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October 29, 1904


JAMA. 1904;XLIII(18):1315. doi:10.1001/jama.1904.02500180045014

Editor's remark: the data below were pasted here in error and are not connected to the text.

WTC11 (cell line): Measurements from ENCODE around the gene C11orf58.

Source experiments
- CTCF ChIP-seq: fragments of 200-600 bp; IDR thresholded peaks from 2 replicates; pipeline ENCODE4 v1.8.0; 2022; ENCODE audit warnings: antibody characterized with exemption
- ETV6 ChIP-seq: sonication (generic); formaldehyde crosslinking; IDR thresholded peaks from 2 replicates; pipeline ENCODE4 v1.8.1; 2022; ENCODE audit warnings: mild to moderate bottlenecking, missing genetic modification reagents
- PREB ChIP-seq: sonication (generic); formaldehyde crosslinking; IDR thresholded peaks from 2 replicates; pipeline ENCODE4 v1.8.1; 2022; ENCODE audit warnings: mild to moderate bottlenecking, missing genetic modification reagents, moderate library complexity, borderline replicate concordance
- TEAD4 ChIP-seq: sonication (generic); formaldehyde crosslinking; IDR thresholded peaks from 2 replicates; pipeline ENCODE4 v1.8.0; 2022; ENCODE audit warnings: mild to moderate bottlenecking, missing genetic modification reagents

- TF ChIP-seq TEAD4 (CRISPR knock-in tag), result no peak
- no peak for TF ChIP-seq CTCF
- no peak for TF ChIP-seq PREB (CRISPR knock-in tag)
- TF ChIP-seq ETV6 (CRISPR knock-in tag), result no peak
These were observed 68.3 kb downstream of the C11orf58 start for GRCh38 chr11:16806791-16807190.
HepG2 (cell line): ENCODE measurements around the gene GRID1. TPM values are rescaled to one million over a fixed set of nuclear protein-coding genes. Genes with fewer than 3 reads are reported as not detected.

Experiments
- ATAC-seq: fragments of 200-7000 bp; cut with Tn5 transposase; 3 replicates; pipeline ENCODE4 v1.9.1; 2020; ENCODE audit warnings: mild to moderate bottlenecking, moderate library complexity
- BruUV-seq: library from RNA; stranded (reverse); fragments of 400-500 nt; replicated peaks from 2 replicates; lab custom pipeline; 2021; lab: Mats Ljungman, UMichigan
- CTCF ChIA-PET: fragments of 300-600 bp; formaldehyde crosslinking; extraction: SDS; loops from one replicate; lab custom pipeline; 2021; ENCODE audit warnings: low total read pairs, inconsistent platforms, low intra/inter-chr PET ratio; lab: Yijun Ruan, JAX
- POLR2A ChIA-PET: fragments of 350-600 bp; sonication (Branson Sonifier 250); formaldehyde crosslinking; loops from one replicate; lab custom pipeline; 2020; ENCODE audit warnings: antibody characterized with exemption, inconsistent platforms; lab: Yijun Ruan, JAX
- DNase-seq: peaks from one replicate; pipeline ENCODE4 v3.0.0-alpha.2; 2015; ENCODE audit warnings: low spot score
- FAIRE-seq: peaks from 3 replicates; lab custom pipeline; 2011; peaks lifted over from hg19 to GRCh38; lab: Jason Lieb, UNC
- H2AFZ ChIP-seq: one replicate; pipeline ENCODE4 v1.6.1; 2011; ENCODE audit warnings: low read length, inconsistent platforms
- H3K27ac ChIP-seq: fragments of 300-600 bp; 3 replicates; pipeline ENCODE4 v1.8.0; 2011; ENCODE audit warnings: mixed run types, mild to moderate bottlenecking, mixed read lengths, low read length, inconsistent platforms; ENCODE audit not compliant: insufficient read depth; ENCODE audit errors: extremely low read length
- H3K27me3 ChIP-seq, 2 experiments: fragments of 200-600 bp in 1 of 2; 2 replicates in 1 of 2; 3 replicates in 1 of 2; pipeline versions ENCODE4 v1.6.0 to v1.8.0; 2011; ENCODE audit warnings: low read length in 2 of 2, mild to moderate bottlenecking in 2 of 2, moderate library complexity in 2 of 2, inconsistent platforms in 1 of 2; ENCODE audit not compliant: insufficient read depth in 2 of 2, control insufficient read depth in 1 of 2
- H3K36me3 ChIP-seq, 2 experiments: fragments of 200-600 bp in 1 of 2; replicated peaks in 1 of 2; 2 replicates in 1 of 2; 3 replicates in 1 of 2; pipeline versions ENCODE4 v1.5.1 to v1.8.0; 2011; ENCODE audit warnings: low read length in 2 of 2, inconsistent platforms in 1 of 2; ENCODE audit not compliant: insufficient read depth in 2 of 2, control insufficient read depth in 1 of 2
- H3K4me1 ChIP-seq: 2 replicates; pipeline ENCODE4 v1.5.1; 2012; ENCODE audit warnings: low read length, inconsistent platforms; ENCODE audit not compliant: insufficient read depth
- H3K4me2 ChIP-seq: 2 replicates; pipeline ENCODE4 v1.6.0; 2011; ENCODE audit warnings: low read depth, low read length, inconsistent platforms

Most of the laboratory procedures designed to aid the practitioner are so time consuming or so technical that they are neglected altogether or turned over to the specialist. Any instrument which is cheap, simple and reasonably reliable ought, therefore, to come into instant favor with the profession, especially if the technical operation consumes only one or two minutes. Such an instrument is the Tallqvist hemoglobinometer, an instrument which was introduced two or three years ago, but which does not seem to have received the wide use which it merits. The comparison of a drop of blood on filter paper with a graduated color scale is so simple that many physicians have probably considered it inaccurate. It is well to bear in mind that accuracy in such procedures as estimating the hemoglobin is only relative with the best machines, and it is certainly more desirable that a large number of examinations

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